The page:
A: What can you say about the new series?

 

M: I was interested in fat lines, so they do not any longer qualify as
lines but become areas. Layering, use of different techniques, quality
of textures and gloss grades.

 

A: Can you tell me how they are done?

 

M: Three techniques are involved. Silkscreen printing, digital
printing and the plotter with a real brush. Each of the five paintings
has a digital original that can be traced back to my wacome gestures
and was then adopted to the real canvas. Each of the five works has a
different process sequence, following pure instinct.

 

A: About the center-piece that also gave the title to your show
‚Palmette à la Montreuli‘. I googled it, it is a term for a fruit
breeding practice?

 

M: Alexis Lepère revolutionized fruit breeding in the 1830ies with new
cuts and tree education, espcially for peaches. He went as far as to
write ‚Napoleon‘ with espalier trees and possibly delivered the best
peaches ever to the French court. I am intregued by the human
compulsion to dominate nature. Trying to optimize nature for your own
good. Manipulate the one thing of such great complexity that created
our sheer existence. The paradox of optimizing perfection. Palmette à
la Montreuil works as a modular system. A fennel and an orange were
scanned and milled out of aluminum in a way that they can work as a
connector to join construction wood. Like a scaffolding system. I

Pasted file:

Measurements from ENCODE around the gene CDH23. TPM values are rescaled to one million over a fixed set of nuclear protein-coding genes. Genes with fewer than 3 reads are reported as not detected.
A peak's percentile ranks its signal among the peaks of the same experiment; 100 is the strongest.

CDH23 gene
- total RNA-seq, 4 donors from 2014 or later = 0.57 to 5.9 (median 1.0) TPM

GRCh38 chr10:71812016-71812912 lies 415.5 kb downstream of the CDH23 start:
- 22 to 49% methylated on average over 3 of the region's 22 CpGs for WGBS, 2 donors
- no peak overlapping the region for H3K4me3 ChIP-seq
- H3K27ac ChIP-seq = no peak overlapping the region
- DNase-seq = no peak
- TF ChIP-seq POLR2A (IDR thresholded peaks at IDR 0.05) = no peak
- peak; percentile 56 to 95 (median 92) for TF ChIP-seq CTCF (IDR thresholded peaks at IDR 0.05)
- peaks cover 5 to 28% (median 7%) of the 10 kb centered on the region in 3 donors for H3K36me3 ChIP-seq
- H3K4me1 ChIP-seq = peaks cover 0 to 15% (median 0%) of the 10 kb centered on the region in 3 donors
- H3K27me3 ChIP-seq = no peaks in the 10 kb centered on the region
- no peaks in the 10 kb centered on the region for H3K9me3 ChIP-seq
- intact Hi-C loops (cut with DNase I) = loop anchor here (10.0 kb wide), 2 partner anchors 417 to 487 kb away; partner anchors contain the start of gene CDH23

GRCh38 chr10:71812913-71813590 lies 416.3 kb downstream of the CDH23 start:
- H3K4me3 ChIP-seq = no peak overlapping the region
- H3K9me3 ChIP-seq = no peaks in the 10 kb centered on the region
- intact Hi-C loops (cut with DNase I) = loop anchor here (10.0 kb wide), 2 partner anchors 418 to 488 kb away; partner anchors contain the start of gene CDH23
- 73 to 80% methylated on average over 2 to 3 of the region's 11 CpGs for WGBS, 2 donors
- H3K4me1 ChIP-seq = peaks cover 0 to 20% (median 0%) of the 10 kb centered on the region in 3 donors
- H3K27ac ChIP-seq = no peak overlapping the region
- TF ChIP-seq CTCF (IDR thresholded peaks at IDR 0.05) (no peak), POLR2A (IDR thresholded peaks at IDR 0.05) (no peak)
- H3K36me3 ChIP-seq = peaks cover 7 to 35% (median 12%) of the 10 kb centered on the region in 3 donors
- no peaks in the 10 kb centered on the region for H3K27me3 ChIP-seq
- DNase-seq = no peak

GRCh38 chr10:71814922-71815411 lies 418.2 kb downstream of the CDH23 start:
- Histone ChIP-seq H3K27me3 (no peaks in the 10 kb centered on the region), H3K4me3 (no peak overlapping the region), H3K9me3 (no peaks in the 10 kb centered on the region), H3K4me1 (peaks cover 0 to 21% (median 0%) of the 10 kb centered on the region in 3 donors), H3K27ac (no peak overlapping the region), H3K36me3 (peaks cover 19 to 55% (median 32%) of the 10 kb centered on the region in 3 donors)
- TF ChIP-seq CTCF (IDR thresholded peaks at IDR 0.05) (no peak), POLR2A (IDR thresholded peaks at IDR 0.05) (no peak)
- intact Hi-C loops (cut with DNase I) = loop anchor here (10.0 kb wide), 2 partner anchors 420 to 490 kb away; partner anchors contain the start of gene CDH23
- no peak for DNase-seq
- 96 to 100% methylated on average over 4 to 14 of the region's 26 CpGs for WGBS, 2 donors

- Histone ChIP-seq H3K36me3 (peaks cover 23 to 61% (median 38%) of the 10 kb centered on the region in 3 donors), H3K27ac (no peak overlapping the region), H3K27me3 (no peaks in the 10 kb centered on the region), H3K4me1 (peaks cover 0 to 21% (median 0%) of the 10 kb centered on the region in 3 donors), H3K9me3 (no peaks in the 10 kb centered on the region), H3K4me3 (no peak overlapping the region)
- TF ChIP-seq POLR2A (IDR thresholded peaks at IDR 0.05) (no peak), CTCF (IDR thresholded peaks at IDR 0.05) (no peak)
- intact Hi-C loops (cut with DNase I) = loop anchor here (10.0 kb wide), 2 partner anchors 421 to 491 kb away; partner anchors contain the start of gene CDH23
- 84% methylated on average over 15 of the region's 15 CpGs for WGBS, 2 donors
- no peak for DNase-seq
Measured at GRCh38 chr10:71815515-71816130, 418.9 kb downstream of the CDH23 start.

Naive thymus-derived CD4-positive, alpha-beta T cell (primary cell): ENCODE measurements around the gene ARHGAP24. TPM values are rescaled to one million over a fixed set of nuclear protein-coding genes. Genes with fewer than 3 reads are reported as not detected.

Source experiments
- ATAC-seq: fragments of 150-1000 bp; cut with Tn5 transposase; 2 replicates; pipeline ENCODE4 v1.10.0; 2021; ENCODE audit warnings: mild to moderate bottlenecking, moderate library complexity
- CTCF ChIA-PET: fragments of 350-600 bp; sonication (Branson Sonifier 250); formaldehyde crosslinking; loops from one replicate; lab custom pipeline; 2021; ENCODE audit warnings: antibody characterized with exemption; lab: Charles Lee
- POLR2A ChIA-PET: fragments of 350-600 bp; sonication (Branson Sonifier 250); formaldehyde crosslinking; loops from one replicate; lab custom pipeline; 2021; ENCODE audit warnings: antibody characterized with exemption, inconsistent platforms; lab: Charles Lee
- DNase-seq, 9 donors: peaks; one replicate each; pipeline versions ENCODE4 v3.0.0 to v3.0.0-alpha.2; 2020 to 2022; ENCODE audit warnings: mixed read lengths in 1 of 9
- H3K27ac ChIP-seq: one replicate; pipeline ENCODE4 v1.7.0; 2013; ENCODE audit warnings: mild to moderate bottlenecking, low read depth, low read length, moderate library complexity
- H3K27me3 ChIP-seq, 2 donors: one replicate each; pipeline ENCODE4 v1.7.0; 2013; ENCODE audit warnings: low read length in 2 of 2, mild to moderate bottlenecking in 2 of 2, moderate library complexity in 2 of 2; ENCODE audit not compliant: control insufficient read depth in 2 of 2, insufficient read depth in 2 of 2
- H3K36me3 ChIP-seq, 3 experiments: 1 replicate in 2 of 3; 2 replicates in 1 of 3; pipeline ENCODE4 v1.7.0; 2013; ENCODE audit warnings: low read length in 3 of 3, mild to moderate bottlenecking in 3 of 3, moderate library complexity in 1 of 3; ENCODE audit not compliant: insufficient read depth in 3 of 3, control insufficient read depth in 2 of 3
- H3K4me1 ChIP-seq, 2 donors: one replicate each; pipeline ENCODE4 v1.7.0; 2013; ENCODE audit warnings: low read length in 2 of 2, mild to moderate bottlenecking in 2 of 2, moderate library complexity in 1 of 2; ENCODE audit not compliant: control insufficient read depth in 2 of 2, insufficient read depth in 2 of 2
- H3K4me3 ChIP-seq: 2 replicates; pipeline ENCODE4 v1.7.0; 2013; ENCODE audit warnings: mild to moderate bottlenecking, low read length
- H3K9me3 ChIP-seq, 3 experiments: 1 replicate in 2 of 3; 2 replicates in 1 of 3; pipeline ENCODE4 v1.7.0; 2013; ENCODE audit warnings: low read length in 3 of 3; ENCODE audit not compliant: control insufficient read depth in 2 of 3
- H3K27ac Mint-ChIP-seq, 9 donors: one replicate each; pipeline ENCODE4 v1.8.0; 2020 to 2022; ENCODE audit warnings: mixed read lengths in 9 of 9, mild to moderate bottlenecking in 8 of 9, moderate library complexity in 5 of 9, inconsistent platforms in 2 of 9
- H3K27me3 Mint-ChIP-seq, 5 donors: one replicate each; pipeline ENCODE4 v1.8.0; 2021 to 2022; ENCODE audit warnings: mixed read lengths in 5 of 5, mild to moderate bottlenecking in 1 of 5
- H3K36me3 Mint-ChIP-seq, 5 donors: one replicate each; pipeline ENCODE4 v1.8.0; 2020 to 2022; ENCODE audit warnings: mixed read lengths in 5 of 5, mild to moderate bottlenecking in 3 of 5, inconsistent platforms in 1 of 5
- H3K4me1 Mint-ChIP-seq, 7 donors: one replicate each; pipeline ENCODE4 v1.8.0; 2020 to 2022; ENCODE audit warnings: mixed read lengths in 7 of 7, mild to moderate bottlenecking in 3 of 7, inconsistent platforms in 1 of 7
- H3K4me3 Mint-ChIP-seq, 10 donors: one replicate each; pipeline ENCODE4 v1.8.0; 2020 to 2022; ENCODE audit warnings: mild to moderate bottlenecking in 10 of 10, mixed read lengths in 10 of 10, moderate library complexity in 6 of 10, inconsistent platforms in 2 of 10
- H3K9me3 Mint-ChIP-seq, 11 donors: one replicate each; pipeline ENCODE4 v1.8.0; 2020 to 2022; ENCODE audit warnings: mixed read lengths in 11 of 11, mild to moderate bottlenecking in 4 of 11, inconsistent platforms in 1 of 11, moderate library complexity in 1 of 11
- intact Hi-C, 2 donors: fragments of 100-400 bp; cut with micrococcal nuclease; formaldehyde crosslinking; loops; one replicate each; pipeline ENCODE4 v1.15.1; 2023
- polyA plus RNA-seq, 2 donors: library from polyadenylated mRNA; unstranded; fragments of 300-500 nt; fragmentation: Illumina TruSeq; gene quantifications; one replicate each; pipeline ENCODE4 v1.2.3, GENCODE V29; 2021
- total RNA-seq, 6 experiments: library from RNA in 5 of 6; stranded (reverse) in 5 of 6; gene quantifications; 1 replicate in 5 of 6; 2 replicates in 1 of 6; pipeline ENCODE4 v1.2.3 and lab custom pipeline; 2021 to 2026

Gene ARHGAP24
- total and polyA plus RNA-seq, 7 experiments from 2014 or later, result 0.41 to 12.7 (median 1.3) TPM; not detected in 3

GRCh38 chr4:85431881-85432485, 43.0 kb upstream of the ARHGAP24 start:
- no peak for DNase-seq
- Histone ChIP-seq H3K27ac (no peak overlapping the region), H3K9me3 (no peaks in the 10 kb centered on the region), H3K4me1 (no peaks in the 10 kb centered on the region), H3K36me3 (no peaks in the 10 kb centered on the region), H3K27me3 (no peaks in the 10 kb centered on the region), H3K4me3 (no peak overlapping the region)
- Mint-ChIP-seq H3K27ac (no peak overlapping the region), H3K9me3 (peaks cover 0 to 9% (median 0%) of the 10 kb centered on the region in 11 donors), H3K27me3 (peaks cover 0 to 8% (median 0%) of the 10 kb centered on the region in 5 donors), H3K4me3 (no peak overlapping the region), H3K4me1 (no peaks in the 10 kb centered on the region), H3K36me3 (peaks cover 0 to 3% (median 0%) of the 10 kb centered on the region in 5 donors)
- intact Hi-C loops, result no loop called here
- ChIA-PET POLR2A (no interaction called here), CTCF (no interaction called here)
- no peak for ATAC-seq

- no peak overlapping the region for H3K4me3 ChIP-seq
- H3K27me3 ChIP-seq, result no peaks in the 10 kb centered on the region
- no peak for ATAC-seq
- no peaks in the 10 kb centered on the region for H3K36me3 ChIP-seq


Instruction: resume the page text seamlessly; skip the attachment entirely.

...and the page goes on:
set-up one possible of many versions, I can also imagine additional
fruits and vegetables joining the structure.

 

M: Indefinite sounds definitely too big. I could imagine a structure
in a garden of 8 to 16 connectors maybe? Good would be to see it
terdrilled by wild plants, worn down by the weather, maybe building a
pergola. Or the beams could support gardning tools or a collection of
kids toys. I also like the idea that you could add parts or remove
some over time.

 

A: Does it work as critque that humandkind should pay more attention
to nature?

 

M: No, I definitely think that we should take better care of nature,
but the work is not about that. One aspect maybe, why not. But there
are many other layers playing into it. My works are always about a lot
of things, therefore it is also complicated to talk about them. They
also develop over time. I see aspects in earlier works that only now
come to light. In the end I always listen to my gut. Maybe the work is
about awareness, a wooden construction beam is often made out of
different trees, glued together. Or how does a fennel look before it
gets cut into the shape we know? The paradox that we want to dominate
natural systems in general, how everything is connected, depending on
each other.

 

A: That‘s also what the water sausages are about no? You titled them
Acqua Felice, like the famous Roman Aqueduct.

 

M: Yes, taming water or nature plays clearly into this work. Or
painting, I used Epson Ultra Chrome ink to dye them, as I did for the
Oslo drawings. I like the idea of more physical gestures in space.
Like using a fat 3D paint brush. But they are also just containers
filled with water, like myself and all other creatures out there.

 

Mia Marfurt is a Swiss Artist living and working in Zurich.
Anthony Threshold is a fictive individual who is much interessted in
many things.

 

ACRUSH GmbH